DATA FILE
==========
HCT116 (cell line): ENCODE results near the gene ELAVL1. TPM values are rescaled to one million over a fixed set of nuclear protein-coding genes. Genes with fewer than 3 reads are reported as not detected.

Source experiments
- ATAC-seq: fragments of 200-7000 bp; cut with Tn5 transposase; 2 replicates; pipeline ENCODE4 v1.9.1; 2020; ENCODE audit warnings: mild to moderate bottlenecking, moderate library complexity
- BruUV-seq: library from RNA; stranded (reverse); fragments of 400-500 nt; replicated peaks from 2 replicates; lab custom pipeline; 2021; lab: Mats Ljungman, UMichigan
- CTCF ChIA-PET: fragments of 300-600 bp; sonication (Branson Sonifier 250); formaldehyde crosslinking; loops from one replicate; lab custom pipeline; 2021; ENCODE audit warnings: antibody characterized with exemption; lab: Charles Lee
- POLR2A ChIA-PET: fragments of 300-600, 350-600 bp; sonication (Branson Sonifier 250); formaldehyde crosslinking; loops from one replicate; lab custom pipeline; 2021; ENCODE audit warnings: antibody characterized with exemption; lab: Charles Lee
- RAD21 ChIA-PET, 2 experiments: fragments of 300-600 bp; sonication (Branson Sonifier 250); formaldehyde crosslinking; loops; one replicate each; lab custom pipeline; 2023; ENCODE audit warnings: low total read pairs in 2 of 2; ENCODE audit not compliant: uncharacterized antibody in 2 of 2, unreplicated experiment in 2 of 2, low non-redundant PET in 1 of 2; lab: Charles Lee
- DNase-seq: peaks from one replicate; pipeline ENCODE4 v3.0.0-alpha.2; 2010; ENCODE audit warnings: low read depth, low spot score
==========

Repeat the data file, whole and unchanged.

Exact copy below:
HCT116 (cell line): ENCODE results near the gene ELAVL1. TPM values are rescaled to one million over a fixed set of nuclear protein-coding genes. Genes with fewer than 3 reads are reported as not detected.

Source experiments
- ATAC-seq: fragments of 200-7000 bp; cut with Tn5 transposase; 2 replicates; pipeline ENCODE4 v1.9.1; 2020; ENCODE audit warnings: mild to moderate bottlenecking, moderate library complexity
- BruUV-seq: library from RNA; stranded (reverse); fragments of 400-500 nt; replicated peaks from 2 replicates; lab custom pipeline; 2021; lab: Mats Ljungman, UMichigan
- CTCF ChIA-PET: fragments of 300-600 bp; sonication (Branson Sonifier 250); formaldehyde crosslinking; loops from one replicate; lab custom pipeline; 2021; ENCODE audit warnings: antibody characterized with exemption; lab: Charles Lee
- POLR2A ChIA-PET: fragments of 300-600, 350-600 bp; sonication (Branson Sonifier 250); formaldehyde crosslinking; loops from one replicate; lab custom pipeline; 2021; ENCODE audit warnings: antibody characterized with exemption; lab: Charles Lee
- RAD21 ChIA-PET, 2 experiments: fragments of 300-600 bp; sonication (Branson Sonifier 250); formaldehyde crosslinking; loops; one replicate each; lab custom pipeline; 2023; ENCODE audit warnings: low total read pairs in 2 of 2; ENCODE audit not compliant: uncharacterized antibody in 2 of 2, unreplicated experiment in 2 of 2, low non-redundant PET in 1 of 2; lab: Charles Lee
- DNase-seq: peaks from one replicate; pipeline ENCODE4 v3.0.0-alpha.2; 2010; ENCODE audit warnings: low read depth, low spot score